Wahhabism is an intolerant and aggressive form of Sunni Islam practiced primarily in Saudi Arabia, but also to a lesser extent in Qatar with some influence in the surround nations. It seeks to purify Islam from any practices or innovations that do not come from the teachings of Muhammad. The term Wahhabi is from the name of the Muslim scholar Muhammad bin Abd al Wahhab, who lived from 1703 to 1791 and who advocated this radical approach. Zealous followers of Wahhab are sometimes referred to as Unitarians or Salafiyyun (from the word for “follow”). Salafiyyun may refer to any movement that attempts to purify Islam, while Wahhabi refers to a more specific movement to be described here. For instance, the Taliban may be Salafiyyun but not Wahhabi. Muslims who follow Wahhabi beliefs do not necessarily call themselves Wahhabi; they simply call themselves Muslims. Muslims who do not follow Wahhabi beliefs are referred to as heathens or enemies.
Abd al Wahhab lived in the Arabian Peninsula and sought to purify Islam from many of the popular beliefs and practices that he felt were idolatrous, such as the veneration of saints and many Shiite traditions and practices. He called Muslims to go back to the fundamentals of Islam as found in a strict interpretation of the Koran. Muhammad bin Saud partnered with Abd al Wahhab to try to unify the various tribes of the Arabian Peninsula (thus the name “Unitarians”), which ultimately led to the founding of the kingdom of Saudi Arabia and the close ties between that country and Wahhabism. Many Wahhabi ideas were guiding principles for the formation of Saudi Arabian laws and societal norms.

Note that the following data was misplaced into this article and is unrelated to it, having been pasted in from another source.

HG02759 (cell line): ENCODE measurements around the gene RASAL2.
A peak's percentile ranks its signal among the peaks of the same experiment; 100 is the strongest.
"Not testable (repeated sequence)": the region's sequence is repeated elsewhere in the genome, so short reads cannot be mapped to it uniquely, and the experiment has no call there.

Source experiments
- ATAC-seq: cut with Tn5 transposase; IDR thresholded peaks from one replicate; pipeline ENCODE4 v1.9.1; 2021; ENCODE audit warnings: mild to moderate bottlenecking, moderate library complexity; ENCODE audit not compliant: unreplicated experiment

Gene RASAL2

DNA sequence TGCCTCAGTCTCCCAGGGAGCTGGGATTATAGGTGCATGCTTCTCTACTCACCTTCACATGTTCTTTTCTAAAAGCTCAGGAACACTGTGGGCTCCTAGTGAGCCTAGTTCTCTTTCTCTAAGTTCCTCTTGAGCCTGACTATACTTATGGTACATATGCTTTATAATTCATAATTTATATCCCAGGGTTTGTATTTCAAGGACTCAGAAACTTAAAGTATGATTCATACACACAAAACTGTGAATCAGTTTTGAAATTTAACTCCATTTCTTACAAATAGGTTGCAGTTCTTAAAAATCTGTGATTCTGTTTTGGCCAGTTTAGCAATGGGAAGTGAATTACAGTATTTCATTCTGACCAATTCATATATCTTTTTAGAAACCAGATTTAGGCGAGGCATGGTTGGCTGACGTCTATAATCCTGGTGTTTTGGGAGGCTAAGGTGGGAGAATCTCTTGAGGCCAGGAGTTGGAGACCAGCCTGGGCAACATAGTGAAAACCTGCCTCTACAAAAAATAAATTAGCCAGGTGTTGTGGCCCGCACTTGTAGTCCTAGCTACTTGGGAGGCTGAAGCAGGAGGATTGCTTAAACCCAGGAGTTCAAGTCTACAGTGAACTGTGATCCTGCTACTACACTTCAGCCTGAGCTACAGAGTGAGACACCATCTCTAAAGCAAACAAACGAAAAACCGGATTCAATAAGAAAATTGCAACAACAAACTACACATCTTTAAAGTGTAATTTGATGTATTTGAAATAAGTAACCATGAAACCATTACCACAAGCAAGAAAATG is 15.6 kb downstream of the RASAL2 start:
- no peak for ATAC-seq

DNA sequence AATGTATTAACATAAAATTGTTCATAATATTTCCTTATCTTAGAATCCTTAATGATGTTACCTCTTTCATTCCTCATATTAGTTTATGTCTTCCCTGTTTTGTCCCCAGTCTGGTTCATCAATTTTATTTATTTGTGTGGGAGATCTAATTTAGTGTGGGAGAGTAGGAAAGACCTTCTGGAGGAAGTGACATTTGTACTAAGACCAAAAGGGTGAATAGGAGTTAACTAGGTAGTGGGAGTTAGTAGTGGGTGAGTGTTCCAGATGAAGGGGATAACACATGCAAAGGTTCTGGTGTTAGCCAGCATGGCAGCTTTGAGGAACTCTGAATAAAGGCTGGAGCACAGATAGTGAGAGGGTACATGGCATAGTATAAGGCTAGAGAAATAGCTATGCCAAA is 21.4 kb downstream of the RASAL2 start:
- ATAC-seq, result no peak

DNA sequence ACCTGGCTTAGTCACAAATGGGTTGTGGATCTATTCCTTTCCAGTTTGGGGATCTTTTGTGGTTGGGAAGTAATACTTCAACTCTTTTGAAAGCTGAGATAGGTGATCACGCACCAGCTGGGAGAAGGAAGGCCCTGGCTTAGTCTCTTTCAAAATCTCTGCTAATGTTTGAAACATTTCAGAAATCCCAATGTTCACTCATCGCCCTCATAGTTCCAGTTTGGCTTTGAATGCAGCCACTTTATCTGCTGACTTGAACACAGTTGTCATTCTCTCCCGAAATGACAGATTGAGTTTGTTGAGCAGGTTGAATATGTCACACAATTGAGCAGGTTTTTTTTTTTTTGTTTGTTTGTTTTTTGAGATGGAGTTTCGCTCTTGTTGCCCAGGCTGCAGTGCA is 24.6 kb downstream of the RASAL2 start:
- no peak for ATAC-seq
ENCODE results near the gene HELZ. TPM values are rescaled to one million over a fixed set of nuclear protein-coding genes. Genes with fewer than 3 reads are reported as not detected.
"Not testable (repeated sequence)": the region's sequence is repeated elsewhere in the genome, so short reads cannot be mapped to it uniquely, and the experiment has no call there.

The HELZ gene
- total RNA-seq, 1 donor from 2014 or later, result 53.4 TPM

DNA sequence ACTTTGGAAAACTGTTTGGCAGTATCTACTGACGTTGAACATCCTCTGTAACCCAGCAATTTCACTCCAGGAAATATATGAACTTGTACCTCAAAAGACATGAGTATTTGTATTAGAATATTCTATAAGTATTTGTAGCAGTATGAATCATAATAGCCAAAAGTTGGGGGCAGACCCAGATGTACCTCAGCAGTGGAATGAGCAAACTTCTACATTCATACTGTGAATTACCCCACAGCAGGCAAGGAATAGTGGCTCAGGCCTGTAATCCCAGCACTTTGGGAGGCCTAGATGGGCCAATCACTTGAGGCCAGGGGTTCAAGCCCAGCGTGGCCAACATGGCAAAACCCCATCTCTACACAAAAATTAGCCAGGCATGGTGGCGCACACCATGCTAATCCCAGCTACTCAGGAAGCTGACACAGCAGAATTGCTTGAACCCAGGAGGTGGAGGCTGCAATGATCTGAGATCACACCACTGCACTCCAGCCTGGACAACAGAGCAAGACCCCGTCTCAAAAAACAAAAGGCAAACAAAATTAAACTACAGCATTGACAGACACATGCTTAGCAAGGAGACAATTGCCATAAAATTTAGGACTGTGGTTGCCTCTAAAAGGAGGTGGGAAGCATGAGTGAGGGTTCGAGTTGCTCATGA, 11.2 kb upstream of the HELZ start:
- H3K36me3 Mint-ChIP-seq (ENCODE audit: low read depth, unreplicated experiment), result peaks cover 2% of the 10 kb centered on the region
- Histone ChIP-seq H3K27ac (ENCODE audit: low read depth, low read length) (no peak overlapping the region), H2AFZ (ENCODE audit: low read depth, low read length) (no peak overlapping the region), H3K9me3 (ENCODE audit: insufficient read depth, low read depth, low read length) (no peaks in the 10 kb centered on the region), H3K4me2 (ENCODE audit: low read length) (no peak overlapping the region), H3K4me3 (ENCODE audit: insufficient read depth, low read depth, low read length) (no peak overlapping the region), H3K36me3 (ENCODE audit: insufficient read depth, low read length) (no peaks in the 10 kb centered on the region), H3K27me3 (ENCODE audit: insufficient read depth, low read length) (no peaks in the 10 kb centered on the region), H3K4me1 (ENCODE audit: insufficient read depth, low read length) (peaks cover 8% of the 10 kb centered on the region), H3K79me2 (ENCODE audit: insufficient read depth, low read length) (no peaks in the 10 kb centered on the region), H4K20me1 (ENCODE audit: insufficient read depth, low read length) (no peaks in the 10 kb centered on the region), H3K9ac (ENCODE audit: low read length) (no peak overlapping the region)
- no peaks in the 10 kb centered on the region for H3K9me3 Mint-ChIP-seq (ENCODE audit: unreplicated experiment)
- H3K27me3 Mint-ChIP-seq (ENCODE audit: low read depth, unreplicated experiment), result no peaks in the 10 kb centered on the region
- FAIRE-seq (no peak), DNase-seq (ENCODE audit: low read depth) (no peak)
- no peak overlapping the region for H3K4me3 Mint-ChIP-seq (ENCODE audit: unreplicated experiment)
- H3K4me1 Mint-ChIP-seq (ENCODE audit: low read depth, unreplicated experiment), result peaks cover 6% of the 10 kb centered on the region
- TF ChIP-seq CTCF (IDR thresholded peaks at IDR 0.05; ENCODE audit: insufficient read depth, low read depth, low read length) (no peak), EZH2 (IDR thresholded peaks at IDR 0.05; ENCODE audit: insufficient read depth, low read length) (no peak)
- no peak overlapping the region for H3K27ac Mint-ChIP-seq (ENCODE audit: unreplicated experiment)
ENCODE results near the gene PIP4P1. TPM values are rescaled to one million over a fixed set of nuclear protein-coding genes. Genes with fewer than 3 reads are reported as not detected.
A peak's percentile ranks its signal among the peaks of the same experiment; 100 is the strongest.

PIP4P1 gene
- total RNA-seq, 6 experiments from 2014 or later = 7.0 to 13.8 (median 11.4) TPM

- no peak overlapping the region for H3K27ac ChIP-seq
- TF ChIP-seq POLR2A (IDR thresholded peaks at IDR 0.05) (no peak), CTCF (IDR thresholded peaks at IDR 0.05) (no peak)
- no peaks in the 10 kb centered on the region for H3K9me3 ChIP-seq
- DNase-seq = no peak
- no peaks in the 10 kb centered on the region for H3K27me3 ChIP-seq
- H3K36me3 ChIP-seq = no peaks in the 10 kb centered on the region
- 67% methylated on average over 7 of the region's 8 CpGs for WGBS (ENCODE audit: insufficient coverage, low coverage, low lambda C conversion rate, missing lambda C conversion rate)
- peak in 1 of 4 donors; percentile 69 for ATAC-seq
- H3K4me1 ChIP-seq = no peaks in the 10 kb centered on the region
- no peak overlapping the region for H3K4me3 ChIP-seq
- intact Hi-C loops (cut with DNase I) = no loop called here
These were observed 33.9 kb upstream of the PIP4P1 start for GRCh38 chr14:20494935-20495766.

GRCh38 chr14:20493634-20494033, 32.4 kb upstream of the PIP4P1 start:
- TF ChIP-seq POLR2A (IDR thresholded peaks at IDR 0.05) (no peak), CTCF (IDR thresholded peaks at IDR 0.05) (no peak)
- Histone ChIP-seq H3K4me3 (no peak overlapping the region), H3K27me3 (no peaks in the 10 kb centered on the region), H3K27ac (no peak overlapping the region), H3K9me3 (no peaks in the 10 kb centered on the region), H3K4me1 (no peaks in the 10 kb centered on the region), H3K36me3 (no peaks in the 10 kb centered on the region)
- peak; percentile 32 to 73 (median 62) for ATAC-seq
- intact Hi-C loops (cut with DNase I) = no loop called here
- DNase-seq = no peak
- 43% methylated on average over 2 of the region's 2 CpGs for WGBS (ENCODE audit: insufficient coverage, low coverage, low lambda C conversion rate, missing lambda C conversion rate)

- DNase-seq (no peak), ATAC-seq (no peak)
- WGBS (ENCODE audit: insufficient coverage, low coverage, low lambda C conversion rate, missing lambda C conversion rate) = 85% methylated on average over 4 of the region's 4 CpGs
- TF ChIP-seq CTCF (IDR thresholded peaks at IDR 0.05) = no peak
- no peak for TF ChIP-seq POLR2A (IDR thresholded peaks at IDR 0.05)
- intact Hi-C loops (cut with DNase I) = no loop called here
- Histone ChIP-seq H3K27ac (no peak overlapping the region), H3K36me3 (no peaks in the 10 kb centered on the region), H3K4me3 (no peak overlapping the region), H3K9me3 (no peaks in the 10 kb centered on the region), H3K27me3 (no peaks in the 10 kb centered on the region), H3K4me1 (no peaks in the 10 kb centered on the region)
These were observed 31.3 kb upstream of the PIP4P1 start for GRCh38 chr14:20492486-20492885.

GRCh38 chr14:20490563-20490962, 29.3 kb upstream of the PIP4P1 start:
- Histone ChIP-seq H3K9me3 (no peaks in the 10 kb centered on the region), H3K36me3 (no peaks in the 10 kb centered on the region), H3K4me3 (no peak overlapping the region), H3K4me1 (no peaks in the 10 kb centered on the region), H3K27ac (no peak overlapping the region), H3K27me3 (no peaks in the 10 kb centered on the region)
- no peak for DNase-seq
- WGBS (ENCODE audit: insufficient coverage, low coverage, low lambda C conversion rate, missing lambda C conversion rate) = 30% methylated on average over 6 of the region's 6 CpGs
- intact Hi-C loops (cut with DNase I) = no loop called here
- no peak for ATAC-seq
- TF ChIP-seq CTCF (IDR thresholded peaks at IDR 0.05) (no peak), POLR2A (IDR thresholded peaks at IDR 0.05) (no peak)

The history of Wahhabism has often included military action and violent conflict to enforce Wahhabi ideals. In keeping with Wahhabi philosophy, Saudi Arabia is one of the most repressive countries in the Muslim world. The Saudi government also supports the spread of Wahhabi ideas through financial support to Wahhabi mosques in other Muslim nations as well as in the United States and Europe. The 9/11 Commission found that Wahhabi ideals have contributed to the rise of terrorism. The European Parliament has identified Wahhabism as the primary source of global terrorism. The support of Wahhabism has been a source of tension between the United States and Saudi Arabia, although the U.S. and Saudi Arabia are allies and the U.S. continues to approve arms sales to the kingdom. The royal family in Saudi Arabia often condemns acts of terrorism and violence while continuing to support the propagation of Wahhabi beliefs.